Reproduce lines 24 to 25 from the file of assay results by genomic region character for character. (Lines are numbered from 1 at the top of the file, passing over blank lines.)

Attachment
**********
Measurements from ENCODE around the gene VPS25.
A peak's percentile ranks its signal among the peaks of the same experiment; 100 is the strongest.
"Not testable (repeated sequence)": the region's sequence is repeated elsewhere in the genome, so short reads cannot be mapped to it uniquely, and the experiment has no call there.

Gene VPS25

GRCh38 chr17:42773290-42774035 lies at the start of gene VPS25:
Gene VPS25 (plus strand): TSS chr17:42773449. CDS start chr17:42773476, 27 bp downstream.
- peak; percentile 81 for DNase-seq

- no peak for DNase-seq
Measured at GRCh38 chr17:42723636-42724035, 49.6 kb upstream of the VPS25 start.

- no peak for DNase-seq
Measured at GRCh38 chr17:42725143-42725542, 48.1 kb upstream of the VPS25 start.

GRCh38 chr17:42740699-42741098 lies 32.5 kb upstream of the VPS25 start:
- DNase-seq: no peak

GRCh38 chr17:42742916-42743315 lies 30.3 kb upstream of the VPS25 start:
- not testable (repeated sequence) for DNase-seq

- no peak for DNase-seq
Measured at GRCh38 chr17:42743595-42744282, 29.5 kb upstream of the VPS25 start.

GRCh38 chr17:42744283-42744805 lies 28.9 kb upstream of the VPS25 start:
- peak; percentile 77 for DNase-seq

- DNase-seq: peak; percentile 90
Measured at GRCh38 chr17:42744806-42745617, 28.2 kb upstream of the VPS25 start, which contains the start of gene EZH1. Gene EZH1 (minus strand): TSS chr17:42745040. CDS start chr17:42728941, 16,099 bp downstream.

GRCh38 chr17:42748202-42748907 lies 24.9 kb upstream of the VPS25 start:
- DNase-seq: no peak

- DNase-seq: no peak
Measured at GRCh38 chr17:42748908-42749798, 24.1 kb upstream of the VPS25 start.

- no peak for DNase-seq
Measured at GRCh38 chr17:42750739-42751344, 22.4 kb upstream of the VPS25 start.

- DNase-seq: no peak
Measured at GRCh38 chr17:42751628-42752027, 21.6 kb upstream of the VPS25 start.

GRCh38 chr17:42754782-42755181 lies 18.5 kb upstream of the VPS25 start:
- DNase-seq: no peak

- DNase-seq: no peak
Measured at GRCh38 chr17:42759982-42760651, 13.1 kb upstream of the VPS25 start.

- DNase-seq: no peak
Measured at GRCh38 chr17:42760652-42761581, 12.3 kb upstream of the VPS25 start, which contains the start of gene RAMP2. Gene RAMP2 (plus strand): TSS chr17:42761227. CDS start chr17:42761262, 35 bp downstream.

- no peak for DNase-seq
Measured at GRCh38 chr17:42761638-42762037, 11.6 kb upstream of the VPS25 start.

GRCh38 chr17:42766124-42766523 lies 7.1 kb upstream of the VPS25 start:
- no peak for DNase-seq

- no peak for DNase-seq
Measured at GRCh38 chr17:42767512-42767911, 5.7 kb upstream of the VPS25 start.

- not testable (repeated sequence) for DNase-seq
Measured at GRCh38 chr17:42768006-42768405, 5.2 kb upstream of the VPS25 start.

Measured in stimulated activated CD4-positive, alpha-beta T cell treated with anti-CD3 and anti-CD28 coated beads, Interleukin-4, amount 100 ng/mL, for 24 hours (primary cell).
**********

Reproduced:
- DNase-seq: no peak
Measured at GRCh38 chr17:42748908-42749798, 24.1 kb upstream of the VPS25 start.